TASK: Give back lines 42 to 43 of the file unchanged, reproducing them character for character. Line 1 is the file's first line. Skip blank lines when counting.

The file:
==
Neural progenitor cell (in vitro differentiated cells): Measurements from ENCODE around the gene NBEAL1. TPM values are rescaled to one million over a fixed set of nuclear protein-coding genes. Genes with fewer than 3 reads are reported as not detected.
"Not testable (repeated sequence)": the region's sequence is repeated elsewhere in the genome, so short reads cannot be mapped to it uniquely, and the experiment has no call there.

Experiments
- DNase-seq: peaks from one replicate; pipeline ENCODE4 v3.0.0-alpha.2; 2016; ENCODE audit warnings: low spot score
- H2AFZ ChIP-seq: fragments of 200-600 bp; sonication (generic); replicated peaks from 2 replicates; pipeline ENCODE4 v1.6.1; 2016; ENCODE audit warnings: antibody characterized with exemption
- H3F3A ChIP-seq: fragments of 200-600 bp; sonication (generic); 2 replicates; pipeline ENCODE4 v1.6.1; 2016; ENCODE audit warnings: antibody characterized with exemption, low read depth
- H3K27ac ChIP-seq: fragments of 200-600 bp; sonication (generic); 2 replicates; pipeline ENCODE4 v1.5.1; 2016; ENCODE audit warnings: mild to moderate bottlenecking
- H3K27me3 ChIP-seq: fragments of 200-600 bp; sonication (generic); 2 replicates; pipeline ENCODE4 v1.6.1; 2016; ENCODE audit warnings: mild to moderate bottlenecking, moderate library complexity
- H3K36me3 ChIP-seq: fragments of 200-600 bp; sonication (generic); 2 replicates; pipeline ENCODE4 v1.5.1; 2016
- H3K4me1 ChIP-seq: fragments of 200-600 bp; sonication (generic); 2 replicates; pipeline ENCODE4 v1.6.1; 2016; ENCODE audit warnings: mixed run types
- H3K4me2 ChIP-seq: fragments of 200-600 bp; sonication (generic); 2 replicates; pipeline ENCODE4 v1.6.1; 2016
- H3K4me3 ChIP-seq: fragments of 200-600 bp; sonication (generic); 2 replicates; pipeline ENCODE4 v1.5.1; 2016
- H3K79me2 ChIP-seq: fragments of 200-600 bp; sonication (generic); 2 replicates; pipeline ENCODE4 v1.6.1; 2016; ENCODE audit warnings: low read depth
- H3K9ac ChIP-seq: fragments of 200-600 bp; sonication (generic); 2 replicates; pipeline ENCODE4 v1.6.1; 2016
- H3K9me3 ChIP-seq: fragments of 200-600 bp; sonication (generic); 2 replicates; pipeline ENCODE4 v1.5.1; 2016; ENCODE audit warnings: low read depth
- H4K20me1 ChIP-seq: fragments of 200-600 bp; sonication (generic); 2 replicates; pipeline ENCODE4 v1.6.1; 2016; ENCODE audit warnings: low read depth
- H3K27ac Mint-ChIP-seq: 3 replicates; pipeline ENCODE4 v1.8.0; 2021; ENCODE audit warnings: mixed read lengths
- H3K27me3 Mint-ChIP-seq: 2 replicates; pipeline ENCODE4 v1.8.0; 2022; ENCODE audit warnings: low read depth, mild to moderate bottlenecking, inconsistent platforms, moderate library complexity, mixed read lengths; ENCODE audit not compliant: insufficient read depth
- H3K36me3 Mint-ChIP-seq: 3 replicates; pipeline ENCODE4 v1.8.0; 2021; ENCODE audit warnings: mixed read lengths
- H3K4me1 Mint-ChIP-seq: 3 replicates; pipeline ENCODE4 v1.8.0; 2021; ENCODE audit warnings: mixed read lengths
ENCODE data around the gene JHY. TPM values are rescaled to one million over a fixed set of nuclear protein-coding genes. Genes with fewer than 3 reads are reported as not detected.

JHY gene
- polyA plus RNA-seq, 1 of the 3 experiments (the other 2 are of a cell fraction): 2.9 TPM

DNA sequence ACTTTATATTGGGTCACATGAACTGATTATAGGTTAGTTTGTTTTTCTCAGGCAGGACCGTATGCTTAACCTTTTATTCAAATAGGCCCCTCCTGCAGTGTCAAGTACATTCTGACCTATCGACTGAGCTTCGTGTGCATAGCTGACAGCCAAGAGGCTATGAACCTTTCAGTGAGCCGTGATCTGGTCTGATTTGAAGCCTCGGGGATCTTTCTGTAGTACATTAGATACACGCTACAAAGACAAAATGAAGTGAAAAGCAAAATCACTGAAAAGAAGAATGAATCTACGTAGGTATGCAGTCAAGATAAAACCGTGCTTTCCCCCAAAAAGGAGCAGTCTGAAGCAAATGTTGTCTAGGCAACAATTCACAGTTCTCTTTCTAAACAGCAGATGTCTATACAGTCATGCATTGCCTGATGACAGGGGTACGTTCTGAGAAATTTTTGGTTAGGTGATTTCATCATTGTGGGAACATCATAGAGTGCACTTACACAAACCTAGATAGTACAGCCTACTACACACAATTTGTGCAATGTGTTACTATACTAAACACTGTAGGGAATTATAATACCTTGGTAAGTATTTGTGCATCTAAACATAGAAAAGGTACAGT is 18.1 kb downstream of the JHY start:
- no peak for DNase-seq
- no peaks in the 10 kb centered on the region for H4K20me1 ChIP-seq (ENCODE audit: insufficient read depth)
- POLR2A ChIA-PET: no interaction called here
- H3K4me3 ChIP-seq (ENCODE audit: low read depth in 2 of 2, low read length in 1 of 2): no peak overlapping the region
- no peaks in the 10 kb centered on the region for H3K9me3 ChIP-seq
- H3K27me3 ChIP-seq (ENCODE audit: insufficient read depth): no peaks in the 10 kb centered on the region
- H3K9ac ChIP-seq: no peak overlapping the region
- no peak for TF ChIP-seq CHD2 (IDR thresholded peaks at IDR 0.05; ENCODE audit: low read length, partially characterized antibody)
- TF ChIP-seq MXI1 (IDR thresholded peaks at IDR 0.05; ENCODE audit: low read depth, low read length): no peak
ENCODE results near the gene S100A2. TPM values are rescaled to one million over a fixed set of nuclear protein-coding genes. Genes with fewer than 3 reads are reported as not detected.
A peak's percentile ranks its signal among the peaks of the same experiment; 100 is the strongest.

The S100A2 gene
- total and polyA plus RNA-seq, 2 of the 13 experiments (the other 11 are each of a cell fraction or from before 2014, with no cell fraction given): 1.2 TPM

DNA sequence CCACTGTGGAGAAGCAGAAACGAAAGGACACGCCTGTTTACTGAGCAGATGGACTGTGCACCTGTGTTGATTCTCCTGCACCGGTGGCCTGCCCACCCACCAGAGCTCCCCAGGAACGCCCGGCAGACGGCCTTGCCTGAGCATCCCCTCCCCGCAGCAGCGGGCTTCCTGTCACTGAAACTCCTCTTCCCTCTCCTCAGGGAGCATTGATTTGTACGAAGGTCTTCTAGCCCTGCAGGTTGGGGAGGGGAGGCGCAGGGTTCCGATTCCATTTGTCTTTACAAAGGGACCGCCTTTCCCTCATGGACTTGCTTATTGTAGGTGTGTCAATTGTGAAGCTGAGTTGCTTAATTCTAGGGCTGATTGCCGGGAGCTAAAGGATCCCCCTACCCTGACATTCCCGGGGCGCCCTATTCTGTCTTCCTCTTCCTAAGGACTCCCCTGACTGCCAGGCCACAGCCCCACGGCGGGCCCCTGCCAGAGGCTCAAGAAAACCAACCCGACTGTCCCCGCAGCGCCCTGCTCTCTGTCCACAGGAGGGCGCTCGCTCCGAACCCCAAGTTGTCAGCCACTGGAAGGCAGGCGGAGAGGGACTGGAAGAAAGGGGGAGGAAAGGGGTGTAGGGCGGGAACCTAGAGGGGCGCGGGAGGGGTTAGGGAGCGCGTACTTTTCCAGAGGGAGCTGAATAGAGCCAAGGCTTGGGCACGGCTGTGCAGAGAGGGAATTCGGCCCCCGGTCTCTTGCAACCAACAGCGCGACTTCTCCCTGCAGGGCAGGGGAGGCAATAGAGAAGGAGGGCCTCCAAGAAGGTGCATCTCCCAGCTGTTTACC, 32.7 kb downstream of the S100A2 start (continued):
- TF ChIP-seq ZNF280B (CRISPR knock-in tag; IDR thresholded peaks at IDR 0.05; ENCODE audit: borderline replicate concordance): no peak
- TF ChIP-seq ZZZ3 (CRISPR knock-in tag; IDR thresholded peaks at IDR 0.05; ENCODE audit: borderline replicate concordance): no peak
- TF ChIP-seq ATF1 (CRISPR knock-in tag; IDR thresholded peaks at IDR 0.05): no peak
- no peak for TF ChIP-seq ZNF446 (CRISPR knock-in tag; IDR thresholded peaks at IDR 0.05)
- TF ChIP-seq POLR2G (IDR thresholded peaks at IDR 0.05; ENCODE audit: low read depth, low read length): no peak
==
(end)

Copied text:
- no peak for TF ChIP-seq ZNF446 (CRISPR knock-in tag; IDR thresholded peaks at IDR 0.05)
- TF ChIP-seq POLR2G (IDR thresholded peaks at IDR 0.05; ENCODE audit: low read depth, low read length): no peak